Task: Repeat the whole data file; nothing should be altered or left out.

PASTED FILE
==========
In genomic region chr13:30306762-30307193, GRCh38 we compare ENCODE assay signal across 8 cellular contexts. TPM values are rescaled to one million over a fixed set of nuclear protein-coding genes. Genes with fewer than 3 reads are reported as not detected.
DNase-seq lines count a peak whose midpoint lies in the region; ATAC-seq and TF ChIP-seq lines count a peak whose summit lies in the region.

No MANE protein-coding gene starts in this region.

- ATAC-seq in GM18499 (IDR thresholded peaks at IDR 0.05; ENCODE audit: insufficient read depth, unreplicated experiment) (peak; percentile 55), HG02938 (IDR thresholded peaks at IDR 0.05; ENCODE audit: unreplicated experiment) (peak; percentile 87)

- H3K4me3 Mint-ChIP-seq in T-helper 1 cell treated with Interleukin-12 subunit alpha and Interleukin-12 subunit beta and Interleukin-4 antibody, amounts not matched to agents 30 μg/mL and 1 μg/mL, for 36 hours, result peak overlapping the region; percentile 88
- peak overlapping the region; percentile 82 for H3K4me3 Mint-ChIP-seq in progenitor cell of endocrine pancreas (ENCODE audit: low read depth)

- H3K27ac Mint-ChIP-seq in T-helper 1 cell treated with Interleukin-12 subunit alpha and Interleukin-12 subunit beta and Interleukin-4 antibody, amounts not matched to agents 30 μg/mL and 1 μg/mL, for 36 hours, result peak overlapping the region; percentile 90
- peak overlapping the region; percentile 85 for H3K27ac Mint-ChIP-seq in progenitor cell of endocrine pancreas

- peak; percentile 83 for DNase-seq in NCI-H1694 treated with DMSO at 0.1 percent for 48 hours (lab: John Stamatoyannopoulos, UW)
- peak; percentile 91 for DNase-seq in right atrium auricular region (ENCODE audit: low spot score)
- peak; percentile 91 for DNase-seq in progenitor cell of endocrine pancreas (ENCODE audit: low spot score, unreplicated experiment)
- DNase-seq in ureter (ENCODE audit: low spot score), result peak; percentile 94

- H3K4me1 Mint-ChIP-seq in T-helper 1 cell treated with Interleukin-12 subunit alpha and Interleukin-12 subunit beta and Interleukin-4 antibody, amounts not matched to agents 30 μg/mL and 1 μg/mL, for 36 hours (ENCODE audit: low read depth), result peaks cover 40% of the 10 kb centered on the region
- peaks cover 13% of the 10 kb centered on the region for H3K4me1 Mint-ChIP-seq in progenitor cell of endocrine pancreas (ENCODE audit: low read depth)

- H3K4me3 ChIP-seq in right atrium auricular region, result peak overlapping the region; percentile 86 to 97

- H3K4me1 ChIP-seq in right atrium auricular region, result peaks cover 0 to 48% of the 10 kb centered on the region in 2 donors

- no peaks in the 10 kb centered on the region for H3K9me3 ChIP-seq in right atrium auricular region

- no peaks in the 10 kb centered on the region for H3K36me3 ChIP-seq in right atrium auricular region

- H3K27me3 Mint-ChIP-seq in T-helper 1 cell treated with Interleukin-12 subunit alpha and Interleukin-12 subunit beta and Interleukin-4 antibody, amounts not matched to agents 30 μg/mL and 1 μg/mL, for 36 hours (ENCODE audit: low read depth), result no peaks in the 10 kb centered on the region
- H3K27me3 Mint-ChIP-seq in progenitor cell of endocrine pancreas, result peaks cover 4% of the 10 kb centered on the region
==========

In genomic region chr13:30306762-30307193, GRCh38 we compare ENCODE assay signal across 8 cellular contexts. TPM values are rescaled to one million over a fixed set of nuclear protein-coding genes. Genes with fewer than 3 reads are reported as not detected.
DNase-seq lines count a peak whose midpoint lies in the region; ATAC-seq and TF ChIP-seq lines count a peak whose summit lies in the region.

No MANE protein-coding gene starts in this region.

- ATAC-seq in GM18499 (IDR thresholded peaks at IDR 0.05; ENCODE audit: insufficient read depth, unreplicated experiment) (peak; percentile 55), HG02938 (IDR thresholded peaks at IDR 0.05; ENCODE audit: unreplicated experiment) (peak; percentile 87)

- H3K4me3 Mint-ChIP-seq in T-helper 1 cell treated with Interleukin-12 subunit alpha and Interleukin-12 subunit beta and Interleukin-4 antibody, amounts not matched to agents 30 μg/mL and 1 μg/mL, for 36 hours, result peak overlapping the region; percentile 88
- peak overlapping the region; percentile 82 for H3K4me3 Mint-ChIP-seq in progenitor cell of endocrine pancreas (ENCODE audit: low read depth)

- H3K27ac Mint-ChIP-seq in T-helper 1 cell treated with Interleukin-12 subunit alpha and Interleukin-12 subunit beta and Interleukin-4 antibody, amounts not matched to agents 30 μg/mL and 1 μg/mL, for 36 hours, result peak overlapping the region; percentile 90
- peak overlapping the region; percentile 85 for H3K27ac Mint-ChIP-seq in progenitor cell of endocrine pancreas

- peak; percentile 83 for DNase-seq in NCI-H1694 treated with DMSO at 0.1 percent for 48 hours (lab: John Stamatoyannopoulos, UW)
- peak; percentile 91 for DNase-seq in right atrium auricular region (ENCODE audit: low spot score)
- peak; percentile 91 for DNase-seq in progenitor cell of endocrine pancreas (ENCODE audit: low spot score, unreplicated experiment)
- DNase-seq in ureter (ENCODE audit: low spot score), result peak; percentile 94

- H3K4me1 Mint-ChIP-seq in T-helper 1 cell treated with Interleukin-12 subunit alpha and Interleukin-12 subunit beta and Interleukin-4 antibody, amounts not matched to agents 30 μg/mL and 1 μg/mL, for 36 hours (ENCODE audit: low read depth), result peaks cover 40% of the 10 kb centered on the region
- peaks cover 13% of the 10 kb centered on the region for H3K4me1 Mint-ChIP-seq in progenitor cell of endocrine pancreas (ENCODE audit: low read depth)

- H3K4me3 ChIP-seq in right atrium auricular region, result peak overlapping the region; percentile 86 to 97

- H3K4me1 ChIP-seq in right atrium auricular region, result peaks cover 0 to 48% of the 10 kb centered on the region in 2 donors

- no peaks in the 10 kb centered on the region for H3K9me3 ChIP-seq in right atrium auricular region

- no peaks in the 10 kb centered on the region for H3K36me3 ChIP-seq in right atrium auricular region

- H3K27me3 Mint-ChIP-seq in T-helper 1 cell treated with Interleukin-12 subunit alpha and Interleukin-12 subunit beta and Interleukin-4 antibody, amounts not matched to agents 30 μg/mL and 1 μg/mL, for 36 hours (ENCODE audit: low read depth), result no peaks in the 10 kb centered on the region
- H3K27me3 Mint-ChIP-seq in progenitor cell of endocrine pancreas, result peaks cover 4% of the 10 kb centered on the region